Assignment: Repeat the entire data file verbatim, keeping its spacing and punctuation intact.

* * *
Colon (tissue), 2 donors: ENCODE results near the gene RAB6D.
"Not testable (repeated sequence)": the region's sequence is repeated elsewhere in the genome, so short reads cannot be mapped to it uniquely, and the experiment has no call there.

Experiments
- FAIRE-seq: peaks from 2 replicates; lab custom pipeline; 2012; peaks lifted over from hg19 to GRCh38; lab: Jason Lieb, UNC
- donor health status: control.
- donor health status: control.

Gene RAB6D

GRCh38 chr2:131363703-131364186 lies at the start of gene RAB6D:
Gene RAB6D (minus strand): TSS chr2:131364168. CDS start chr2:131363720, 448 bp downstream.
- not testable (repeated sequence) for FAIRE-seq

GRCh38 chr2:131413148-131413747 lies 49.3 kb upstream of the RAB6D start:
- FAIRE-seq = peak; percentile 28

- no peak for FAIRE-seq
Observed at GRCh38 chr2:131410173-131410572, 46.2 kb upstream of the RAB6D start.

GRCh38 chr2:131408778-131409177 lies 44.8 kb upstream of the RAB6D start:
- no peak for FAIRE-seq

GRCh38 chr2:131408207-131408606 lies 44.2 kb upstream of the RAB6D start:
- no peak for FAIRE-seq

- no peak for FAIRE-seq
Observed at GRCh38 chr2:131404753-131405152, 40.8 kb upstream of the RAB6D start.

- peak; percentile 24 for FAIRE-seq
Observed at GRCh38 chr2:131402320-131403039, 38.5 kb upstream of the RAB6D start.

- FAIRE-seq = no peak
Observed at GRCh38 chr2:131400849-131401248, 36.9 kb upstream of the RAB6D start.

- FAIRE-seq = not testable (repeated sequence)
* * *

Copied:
Colon (tissue), 2 donors: ENCODE results near the gene RAB6D.
"Not testable (repeated sequence)": the region's sequence is repeated elsewhere in the genome, so short reads cannot be mapped to it uniquely, and the experiment has no call there.

Experiments
- FAIRE-seq: peaks from 2 replicates; lab custom pipeline; 2012; peaks lifted over from hg19 to GRCh38; lab: Jason Lieb, UNC
- donor health status: control.
- donor health status: control.

Gene RAB6D

GRCh38 chr2:131363703-131364186 lies at the start of gene RAB6D:
Gene RAB6D (minus strand): TSS chr2:131364168. CDS start chr2:131363720, 448 bp downstream.
- not testable (repeated sequence) for FAIRE-seq

GRCh38 chr2:131413148-131413747 lies 49.3 kb upstream of the RAB6D start:
- FAIRE-seq = peak; percentile 28

- no peak for FAIRE-seq
Observed at GRCh38 chr2:131410173-131410572, 46.2 kb upstream of the RAB6D start.

GRCh38 chr2:131408778-131409177 lies 44.8 kb upstream of the RAB6D start:
- no peak for FAIRE-seq

GRCh38 chr2:131408207-131408606 lies 44.2 kb upstream of the RAB6D start:
- no peak for FAIRE-seq

- no peak for FAIRE-seq
Observed at GRCh38 chr2:131404753-131405152, 40.8 kb upstream of the RAB6D start.

- peak; percentile 24 for FAIRE-seq
Observed at GRCh38 chr2:131402320-131403039, 38.5 kb upstream of the RAB6D start.

- FAIRE-seq = no peak
Observed at GRCh38 chr2:131400849-131401248, 36.9 kb upstream of the RAB6D start.

- FAIRE-seq = not testable (repeated sequence)